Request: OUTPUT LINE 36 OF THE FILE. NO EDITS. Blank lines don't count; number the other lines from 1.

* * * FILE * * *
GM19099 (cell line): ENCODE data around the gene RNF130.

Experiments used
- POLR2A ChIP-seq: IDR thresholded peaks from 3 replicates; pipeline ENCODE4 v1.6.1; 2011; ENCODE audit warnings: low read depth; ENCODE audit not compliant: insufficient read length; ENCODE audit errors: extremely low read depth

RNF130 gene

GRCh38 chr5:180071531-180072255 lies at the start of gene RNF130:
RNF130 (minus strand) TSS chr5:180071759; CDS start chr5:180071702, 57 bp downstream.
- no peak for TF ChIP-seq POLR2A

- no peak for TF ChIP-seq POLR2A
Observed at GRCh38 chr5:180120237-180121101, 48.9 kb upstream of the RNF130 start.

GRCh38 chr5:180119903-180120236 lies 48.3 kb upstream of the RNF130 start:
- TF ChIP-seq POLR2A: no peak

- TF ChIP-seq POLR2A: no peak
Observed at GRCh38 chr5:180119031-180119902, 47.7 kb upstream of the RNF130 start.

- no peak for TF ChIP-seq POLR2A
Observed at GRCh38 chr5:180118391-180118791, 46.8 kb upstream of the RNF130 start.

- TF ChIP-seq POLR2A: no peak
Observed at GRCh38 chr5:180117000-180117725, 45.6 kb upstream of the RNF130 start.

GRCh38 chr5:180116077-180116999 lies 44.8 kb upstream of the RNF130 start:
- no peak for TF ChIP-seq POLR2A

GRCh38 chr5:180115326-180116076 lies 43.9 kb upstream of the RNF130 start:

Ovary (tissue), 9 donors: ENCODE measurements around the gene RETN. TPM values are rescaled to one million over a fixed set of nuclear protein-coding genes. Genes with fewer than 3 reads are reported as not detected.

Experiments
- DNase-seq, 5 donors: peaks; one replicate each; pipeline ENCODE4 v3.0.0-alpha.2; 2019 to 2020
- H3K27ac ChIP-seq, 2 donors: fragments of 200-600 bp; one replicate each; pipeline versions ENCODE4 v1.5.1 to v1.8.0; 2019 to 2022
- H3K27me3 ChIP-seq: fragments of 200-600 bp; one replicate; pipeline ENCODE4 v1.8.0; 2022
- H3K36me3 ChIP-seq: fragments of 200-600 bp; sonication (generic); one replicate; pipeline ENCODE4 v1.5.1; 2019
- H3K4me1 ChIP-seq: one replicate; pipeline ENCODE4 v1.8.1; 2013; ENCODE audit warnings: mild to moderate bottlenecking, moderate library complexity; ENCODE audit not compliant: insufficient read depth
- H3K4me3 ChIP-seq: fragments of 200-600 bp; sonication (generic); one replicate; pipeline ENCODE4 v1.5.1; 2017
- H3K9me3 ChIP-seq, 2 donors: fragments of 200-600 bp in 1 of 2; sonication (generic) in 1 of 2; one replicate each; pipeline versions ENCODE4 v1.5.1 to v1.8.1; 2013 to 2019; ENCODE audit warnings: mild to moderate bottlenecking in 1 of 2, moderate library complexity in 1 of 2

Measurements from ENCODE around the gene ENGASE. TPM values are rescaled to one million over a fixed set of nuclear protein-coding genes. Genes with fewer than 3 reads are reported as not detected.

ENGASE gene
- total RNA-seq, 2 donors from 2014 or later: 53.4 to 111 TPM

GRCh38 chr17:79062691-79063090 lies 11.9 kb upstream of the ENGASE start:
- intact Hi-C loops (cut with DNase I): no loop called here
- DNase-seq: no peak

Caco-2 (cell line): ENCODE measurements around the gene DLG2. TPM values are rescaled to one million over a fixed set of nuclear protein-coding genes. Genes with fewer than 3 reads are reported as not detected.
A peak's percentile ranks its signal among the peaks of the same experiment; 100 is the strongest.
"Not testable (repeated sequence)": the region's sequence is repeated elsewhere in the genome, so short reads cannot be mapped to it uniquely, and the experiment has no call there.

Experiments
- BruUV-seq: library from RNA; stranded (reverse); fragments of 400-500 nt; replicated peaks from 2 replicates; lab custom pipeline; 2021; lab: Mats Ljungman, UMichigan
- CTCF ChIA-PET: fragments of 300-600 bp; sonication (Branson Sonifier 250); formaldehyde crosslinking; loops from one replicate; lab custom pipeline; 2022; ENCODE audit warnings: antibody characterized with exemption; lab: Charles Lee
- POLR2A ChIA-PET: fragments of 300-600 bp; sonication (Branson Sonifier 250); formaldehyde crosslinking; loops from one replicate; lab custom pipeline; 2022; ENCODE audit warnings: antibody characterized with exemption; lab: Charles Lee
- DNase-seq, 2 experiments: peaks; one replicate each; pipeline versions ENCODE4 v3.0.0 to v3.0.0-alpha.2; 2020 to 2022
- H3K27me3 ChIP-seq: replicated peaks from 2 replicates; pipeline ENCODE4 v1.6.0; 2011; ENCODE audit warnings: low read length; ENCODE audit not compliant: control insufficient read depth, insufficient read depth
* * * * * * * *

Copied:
Caco-2 (cell line): ENCODE measurements around the gene DLG2. TPM values are rescaled to one million over a fixed set of nuclear protein-coding genes. Genes with fewer than 3 reads are reported as not detected.